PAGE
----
As of April the Salvadoran Journalist Association (APES) had registered 54 violations of the exercise of journalism. Among these were restrictions to asking questions during press conferences related to the government handling of the pandemic, destruction of journalistic material, harassment against independent journalists and discrediting of media outlets by government officials. As of August 27, the PDDH had received 10 complaints of violence against journalists by government officials.
On September 14, the digital newspaper El Faro filed suit against the government, accusing the Finance Ministry of using aggressive auditing practices to punish the firm for its critical reporting. El Faro representatives claimed auditors were asking for more information than the law allows, including nonfinancial records, for use other than auditing purposes that could lead to a form of censorship.
Censorship or Content Restrictions: Government advertising accounted for a significant portion of media income. According to media reports, the Bukele administration punitively cancelled all government advertising in the newspaper El Diario de Hoy after it reported on the banning of some journalists from the president’s press conferences. According to APES, media practiced self-censorship, especially in reporting on gangs and narcotics trafficking.
On October 5, the government began broadcasting a state-owned newscast on Channel 10. On October 19, the government launched the state-owned newspaper Diario El Salvador. Serafin Valencia of APES criticized the state-owned media outlets as “government propaganda disguised as journalism.”
Nongovernmental Impact: APES noted journalists who reported on gangs and narcotics trafficking were subject to kidnappings, threats, and intimidation. Observers reported that gangs also charged print media companies to distribute in their communities, costing media outlets as much as 20 percent of their revenues.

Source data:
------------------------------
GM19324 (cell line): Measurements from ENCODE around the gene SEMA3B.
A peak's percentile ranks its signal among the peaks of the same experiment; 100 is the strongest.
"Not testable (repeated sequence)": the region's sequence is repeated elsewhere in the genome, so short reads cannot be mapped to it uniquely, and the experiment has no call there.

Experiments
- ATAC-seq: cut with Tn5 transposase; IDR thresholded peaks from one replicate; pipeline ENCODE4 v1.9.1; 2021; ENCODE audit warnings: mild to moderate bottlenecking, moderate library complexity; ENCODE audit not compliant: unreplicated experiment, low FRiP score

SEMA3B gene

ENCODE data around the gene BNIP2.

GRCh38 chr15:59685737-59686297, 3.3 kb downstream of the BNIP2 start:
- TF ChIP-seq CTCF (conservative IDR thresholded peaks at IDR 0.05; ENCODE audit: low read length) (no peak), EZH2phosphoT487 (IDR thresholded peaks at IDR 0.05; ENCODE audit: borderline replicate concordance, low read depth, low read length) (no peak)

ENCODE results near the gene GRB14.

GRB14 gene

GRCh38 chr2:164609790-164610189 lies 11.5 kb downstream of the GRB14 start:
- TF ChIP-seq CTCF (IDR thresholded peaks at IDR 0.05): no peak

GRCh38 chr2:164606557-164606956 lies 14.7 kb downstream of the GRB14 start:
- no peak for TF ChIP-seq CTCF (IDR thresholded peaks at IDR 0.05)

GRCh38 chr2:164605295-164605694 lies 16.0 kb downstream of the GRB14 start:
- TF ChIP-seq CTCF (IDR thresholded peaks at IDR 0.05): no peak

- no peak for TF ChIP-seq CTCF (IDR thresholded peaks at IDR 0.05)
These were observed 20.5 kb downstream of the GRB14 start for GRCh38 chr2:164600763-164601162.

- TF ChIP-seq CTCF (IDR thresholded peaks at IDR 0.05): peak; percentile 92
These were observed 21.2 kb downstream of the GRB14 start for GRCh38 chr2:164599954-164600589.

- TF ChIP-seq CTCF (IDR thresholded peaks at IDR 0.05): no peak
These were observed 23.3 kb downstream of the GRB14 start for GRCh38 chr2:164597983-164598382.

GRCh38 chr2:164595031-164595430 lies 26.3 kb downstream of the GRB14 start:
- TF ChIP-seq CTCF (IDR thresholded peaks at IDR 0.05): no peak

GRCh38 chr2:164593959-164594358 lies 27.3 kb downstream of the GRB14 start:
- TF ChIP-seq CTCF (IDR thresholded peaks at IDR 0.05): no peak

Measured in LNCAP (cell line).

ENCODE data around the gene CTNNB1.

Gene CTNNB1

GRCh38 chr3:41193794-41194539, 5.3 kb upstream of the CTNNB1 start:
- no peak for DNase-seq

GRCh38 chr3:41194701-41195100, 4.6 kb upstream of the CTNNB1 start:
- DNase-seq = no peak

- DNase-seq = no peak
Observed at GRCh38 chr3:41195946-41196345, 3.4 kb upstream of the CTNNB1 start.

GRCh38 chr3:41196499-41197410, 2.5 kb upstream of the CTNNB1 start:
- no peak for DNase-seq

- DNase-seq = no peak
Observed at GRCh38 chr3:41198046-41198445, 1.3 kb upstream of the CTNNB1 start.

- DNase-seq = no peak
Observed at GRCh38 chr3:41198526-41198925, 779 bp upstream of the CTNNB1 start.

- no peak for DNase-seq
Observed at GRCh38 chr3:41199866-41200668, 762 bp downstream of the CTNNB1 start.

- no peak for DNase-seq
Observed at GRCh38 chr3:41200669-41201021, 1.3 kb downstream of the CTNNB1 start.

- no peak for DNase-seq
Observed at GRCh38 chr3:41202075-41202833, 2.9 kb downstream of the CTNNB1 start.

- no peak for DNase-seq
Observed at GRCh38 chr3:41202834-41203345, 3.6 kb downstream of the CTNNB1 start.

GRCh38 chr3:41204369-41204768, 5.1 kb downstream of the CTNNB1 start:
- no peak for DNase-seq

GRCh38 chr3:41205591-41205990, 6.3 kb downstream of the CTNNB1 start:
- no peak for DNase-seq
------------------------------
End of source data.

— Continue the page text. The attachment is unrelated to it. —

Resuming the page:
The government did not restrict or disrupt access to the internet or censor online content, and there were no credible reports that the government monitored private online communications without appropriate legal authority.
There were no government restrictions on academic freedom or cultural events.
The constitution provides for the freedoms of peaceful assembly and association, and the government generally respected these rights, except with respect to labor unions (see section 7.a.).
The constitution provides for freedom of internal movement, foreign travel, emigration, and repatriation. The government generally respected these rights, although in many areas the government could not ensure freedom of movement due to criminal gang activity.
In-country Movement: The major gangs controlled access to their specific territories. Gang members did not allow persons living in another gang’s area to enter their territory, even when travelling via public transportation. Gangs forced persons to present government-issued identification cards (containing their addresses) to determine their residence. If gang members discovered that a person lived in a rival gang’s territory, that person risked being killed, beaten, or denied entry to the territory. Bus companies paid extortion fees to operate within gang territories, often paying numerous fees for the different areas in which they operated. The extortion costs were passed on to customers.
As of July the FGR had filed 463 cases charging an illegal limitation on the freedom of movement, a decrease from the 1,515 cases brought from January through October 2019. The FGR reported 81 convictions for such charges through July 13, compared with 50 through the same period in 2019.
e. Status and Treatment of Internally Displaced Persons
The Internal Displacement Monitoring Center (IDMC) estimated there were 454,000 additional internally displaced persons (IDPs) due to violence in 2019 and reported the causes of internal displacement included threats, extortion, and assassinations perpetrated by criminal gangs. The IDMC also reported 1,900 additional IDPs due to natural disasters in 2019.
On January 10, the NGO ARPAS, an association of community radio networks, reported that the Legislative Assembly approved the Special Law for the Comprehensive Care and Protection of Internally Displaced Persons. The law calls for the creation of a national system whose main function is to implement and evaluate the national policy towards IDPs.
The government cooperated with the Office of the UN High Commissioner for Refugees and other humanitarian organizations in providing protection and some assistance to IDPs, refugees, returning refugees, asylum seekers, stateless persons, and other persons of concern, although this was often difficult in gang-controlled neighborhoods.
Access to Asylum: The law provides for the granting of asylum or refugee status, and the government has established a system for providing protection to refugees.